Ralph & Russo, Jean Paul Gaultier, Rami Al Ali: The Best of Fall 2016 Haute Couture
The Best of Haute Couture Fall 2016 Naysayers have been predicting couture is in decline, but the jam-packed calendar of the Paris Couture Week for Fall 2016 attests otherwise: beyond the couturiers on the ‘official’ calendar of the Federation de la Haute Couture there were over a dozen couturiers from around the world converging in Paris.
Like Champagne, haute couture is an appellation contrôle so to name your collection as such you must adhere to certain strict rules (including having an atelier in Paris with a set number of petite mains). But nowadays, couture week is also an opportunity for some to divert a little of the limelight to their couture ambitions.
Case in point, the first presentation of the week, on Sunday, was a mix of couture gowns by French couturier On Aura Tout Vu, Sebastian Gunawan (Indonesia), and Michael Cinco (Dubai) with deluxe ready-to-wear collections created by these designers for a new e-commerce platform, Couturissimo. That same day Alberta Ferretti debuted the brand’s demi-couture line, Alberta Ferretti Limited Edition, while the young Dutch designer Claes Iversen presented a fresh and very wearable collection including fitted jackets embellished with romantic flower prints or lace worn over pencil trousers (some using organza). A standout piece was an A-line coat in soft watery blue that incorporated the squared patterns that have become a signature element in his creations in richly embroidered crystals and pearls.
Amongst the most memorable collections (for all the right reasons):
-Tamara Ralph at Ralph & Russo returned to her cherished garden with a profusion of peonies, tulips, and roses incorporated in various techniques on her stunning creations, from hand-painted blooms reminiscent of an 19th-century tapestry to embroidered crystals, glass beads, and micro pearls, even appliqués of petal-shaped feathers and mink pompoms. To create an impression of wilderness, the ‘garden’ was peppered with laser-cut butterflies and metallic embroidered dragonflies. In terms of silhouettes, the designer stayed faithful to her favorite 1950s shapes, but also edged towards the ‘70s with a few deluxe bohemian looks in a more relaxed vibe. One bignouveauté was a profusion of hats (floppy wide-brimmed or more exaggerated pith helmet style), as the brand adds to its offering of very successful accessories of handbags and shoes.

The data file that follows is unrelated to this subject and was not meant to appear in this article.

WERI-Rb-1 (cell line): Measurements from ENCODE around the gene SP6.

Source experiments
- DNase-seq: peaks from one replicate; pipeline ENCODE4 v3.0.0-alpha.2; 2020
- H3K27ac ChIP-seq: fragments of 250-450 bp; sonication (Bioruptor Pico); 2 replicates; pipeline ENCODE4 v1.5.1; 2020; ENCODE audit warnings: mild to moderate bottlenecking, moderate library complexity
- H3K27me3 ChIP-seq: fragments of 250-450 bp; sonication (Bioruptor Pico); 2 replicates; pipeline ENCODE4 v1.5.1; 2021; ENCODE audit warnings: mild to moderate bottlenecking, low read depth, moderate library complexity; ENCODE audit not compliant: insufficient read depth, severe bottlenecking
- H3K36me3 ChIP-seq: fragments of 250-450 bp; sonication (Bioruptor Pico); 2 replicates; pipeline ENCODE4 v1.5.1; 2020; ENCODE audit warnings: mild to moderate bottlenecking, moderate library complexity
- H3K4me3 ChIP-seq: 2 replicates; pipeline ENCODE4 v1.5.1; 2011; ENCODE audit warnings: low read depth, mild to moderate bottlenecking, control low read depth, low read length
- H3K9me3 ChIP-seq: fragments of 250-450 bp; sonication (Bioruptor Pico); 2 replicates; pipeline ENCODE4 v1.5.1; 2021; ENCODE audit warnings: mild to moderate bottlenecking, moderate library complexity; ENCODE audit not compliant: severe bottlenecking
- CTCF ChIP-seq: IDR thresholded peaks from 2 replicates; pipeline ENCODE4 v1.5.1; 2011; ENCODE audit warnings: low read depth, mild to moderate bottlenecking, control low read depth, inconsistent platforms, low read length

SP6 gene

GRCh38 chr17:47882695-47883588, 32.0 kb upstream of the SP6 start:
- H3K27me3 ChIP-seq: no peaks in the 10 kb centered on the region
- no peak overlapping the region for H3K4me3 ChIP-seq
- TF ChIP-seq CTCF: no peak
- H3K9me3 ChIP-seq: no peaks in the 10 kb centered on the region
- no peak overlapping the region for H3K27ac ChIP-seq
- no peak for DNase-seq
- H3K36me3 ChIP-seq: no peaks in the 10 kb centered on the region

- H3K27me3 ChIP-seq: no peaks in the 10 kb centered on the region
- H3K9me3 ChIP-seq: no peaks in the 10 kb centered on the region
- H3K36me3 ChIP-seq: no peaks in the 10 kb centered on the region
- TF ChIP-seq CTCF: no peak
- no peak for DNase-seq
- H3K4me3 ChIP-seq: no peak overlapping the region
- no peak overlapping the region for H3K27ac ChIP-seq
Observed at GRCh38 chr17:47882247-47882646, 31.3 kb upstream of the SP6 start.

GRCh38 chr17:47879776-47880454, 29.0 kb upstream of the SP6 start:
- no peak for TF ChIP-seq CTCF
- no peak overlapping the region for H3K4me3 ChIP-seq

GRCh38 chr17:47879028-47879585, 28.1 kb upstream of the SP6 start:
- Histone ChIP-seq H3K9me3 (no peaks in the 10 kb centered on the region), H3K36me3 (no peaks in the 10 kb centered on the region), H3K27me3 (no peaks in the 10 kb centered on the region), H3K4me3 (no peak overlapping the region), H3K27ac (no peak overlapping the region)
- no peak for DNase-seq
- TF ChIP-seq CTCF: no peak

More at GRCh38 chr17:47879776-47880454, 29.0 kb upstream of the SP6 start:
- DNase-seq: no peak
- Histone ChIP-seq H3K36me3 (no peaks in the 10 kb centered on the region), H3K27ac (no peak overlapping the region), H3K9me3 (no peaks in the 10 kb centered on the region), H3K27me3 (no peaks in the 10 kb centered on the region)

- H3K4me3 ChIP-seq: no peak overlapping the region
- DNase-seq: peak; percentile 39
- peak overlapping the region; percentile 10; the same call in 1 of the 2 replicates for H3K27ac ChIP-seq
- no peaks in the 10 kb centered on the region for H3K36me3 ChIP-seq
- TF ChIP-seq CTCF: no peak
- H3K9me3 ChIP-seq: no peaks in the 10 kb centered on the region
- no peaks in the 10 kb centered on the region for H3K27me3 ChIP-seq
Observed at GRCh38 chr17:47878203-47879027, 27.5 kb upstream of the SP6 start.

-Jean Paul Gaultier turns to the calm of the forest offering a rich autumn palette of mordorés, copper and rust, dark green, and other woody colors (and various wood prints) to cocoon his women with fur, feather embroideries, leather and other lustrous fabrics. The designer’s iconic corset offered a more prismatic breast (rather than the previous conic style)
-Syrian designer Rami Al Ali has regularly shown in Paris in recent seasons, but offered his first actual runaway presentation in the elegant setting of the Hotel d’Evreux, Place Vendome. Inspired by mosaic art, the designer transformed the age-old technique into a 21st century pixelated approach that created very fresh and unusual embroideries to his elongated silhouette. The gently exploding geometric patterns enlace a shoulder or a hip, elegantly enhancing curves. The collection references 1950s glamour with cinched in waists and billowing skirts creating hourglass silhouettes. Tulle, satin, and chiffon were reworked with snippets of lace and crystal mesh as embellishments in shades of Bordeaux and ensign blue.
For a quick cheat sheet of other collections:
-Schiaparelli paid homage to the circus recalling the famous 1938 collection of its founder.
-Iris Van Herpen visualized sound waves.
-Russian house Yanina Couture found inspiration in peacock feathers to create a romantic collection that emblazoned the proud bird on nearly every gown, some in actual feathers and others finely embroidered with silk. At times, all the attention may have been focused on the front of gown leaving the back under-developed, but overall it was a lovely romantic collection, with the right hint of sauciness in see-through fabrics and strategically embroidered motifs.
-Elie Saab showed a collection inspired by New York perspectives while staying faithful to the luxurious embroidery details for which he has become renowned. Architectural structures were embroidered, beaded, and printed on generous forms whilst birds flew across the collection. The designer offered several mini-me gowns with exact child-sized versions of his princess gown modelled alongside the adults.
-Viktor and Rolf decided to revisit their old collections, deconstructing to reconstruct (a concept pioneered in couture by Margiela). The overall effect was très chic tramp; particularly successful were the jackets of woven fabrics that were matched with jeans or fluffy ball gown skirt.
-Like Ralph & Russo, Zuhair Murad was also all about the 1970s, sending down his runway glittering Boho creations with an abundance of flared loose-fitting bell sleeves, cascades of calypso flounces, and loose jumpsuits topped with wide-brimmed hats that gave a certain nonchalance.
-Valentino presented (possibly) its last Couture collection by Maria Grazia Chiuri and Pierpaolo Piccioli as a duo (while Piccioli is staying at the helm, Chiuri is widely rumored to be moving to Dior). It was dramatic with hint of the Elizabethan period and a nod to William Shakespeare in opposing red and black, high poplin collars, black leather boots, but also romantic with hand painted fantastic animals, antique patchwork applications, and an embroidered love note that reads “if you love me I’m in your heart, if you hate me I’m in your mind.”
As first published on BlouinArtinfo.com